He says the food is in a garbage truck. Exactly as the mayor told him, it was left out overnight in the rain and rats got to it. “They left it overnight and there was some rain, and by the time they got to the provisions, it was too late.” He never says it was put in the garbage truck before it spoiled. If it was put in the garbage truck first, what he says the mayor told him makes no sense.


Where does he say "the food is in a garbage truck"? What the Secretary of State of PR said is that people reported to him that the food was at the municipal trash dump in Padillas, and that's where he went to investigate.
Right at the beginning of the video I linked to. “In a garbage dump truck, we found pallets full of meals ready to be distributed at one time, but now all spoiled.”



posted on Oct, 19 2017 @ 12:12 AM
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Her political opponents would NEVER toss a couple boxes of rations in a dumpster and then claim all sorts of shensnigans going on.....those kinds of cheap nasty political tricks are never used anymore. And thise Americans who despise ANY left leaning politician would NEVER grasp onto such a story because it fits their desired narrative.....never...we are all beyond such negative garbage........aren't we?



posted on Oct, 19 2017 @ 01:43 AM
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originally posted by: TonyS
a reply to: Flatfish

I am really confused.

Why do you care?
I can't say for Flatfish but I think he might agree that we care about our American brothers and sisters. I know I do.
edit on 10/19/2017 by Devino because: Removed because it was just too ridiculous and way off topic, sorry.



posted on Oct, 19 2017 @ 02:01 AM
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There is one explanation MREs get put on pallets and stored. They get drug out and then packed away again. In the army you learn to check the expiration date. If they were expired that may be why they were tossed.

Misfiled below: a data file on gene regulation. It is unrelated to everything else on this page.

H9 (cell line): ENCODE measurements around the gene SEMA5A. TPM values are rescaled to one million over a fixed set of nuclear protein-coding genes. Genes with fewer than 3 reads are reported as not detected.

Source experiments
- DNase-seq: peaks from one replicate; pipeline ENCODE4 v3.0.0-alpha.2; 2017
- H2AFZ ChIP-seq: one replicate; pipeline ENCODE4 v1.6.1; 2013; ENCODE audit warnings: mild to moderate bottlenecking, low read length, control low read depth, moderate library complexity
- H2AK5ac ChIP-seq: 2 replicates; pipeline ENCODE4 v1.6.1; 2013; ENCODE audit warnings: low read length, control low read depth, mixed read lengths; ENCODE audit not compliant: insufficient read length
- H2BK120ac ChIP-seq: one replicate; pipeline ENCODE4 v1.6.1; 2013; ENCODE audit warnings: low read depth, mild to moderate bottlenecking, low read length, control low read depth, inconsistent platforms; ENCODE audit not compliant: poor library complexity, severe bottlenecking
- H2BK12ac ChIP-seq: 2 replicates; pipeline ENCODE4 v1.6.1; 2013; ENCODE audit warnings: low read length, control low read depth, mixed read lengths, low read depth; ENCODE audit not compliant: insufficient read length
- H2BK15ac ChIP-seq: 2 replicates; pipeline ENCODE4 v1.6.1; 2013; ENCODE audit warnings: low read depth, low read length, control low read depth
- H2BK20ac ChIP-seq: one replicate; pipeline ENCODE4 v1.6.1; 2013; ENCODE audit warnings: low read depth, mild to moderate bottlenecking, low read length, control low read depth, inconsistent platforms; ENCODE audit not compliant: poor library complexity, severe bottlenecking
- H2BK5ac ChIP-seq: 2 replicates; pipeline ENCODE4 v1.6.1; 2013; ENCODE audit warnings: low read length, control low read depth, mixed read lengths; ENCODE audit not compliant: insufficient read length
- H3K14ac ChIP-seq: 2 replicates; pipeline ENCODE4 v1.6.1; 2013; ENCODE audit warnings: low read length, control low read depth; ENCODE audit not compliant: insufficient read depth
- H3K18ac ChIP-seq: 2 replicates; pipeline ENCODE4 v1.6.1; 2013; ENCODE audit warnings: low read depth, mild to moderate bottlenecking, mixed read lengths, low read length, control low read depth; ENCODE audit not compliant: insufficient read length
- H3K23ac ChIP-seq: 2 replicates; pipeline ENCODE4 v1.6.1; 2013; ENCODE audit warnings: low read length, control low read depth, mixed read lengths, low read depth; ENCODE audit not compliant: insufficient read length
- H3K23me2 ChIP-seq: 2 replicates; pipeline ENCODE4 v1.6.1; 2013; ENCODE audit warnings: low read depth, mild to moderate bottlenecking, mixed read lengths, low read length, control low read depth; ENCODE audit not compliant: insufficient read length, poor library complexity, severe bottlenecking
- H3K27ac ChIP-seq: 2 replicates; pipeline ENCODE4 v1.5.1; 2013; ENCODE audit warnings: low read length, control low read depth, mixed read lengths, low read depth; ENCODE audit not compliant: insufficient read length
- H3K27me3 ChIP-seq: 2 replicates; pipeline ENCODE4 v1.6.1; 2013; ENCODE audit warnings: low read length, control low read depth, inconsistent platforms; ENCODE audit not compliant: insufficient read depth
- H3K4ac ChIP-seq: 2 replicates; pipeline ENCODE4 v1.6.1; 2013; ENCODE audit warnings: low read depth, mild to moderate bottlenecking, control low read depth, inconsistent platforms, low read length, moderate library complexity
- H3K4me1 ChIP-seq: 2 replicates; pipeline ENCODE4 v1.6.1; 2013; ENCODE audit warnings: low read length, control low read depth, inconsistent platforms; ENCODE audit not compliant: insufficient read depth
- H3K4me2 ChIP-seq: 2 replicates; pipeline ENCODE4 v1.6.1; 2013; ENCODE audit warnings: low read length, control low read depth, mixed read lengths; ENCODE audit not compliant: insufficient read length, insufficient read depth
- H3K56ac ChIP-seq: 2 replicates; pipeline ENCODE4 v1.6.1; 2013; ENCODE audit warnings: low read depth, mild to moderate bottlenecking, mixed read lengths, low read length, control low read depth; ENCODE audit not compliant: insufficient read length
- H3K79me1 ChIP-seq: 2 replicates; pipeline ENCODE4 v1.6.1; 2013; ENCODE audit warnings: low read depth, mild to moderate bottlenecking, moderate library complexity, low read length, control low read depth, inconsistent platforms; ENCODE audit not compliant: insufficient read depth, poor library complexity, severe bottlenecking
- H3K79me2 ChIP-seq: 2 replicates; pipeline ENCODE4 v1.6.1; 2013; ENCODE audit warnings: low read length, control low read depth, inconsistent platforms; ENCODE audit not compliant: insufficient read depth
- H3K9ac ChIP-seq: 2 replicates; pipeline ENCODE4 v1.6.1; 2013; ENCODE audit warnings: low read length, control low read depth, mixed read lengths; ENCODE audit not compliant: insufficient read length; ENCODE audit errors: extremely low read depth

posted on Oct, 19 2017 @ 02:14 AM
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Donations of food or supplies the the needy unfortunately always go to waste.

An acquaintance of ours shipped a considerable amount of grain to a country in Africa. A year later it was found still sitting on the dock. He didn't donate ever again after finding that out.



posted on Oct, 19 2017 @ 02:21 AM
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originally posted by: ElectricUniverse
Where does he say "the food is in a garbage truck"?

The title says that it was in a dumpster.

Whatever the Secretary of State of PR said doesn't change the fact that the writer of the article made that part up.

If I was in PR, and I'm sure many puerto ricans think the same, especially if they were hungry, it would take armed guards to keep me from dumpster diving or diving into wherever it was these things were placed.

Politicians from either side, you just can't trust them.



edit on 19-10-2017 by daskakik because: (no reason given)



posted on Oct, 19 2017 @ 03:41 AM
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originally posted by: TrueBrit
a reply to: ElGoobero

So, let me get this straight... its only fake news, if Trumps chosen people, think it is?

Is that what it has come down to, finally?


Well you believe if it is on the news against Trump it is the truth..please do not deny this FACT.

What it comes down to is politics period..rarely truth as you think it should unfold.



posted on Oct, 19 2017 @ 03:59 AM
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a reply to: ElectricUniverse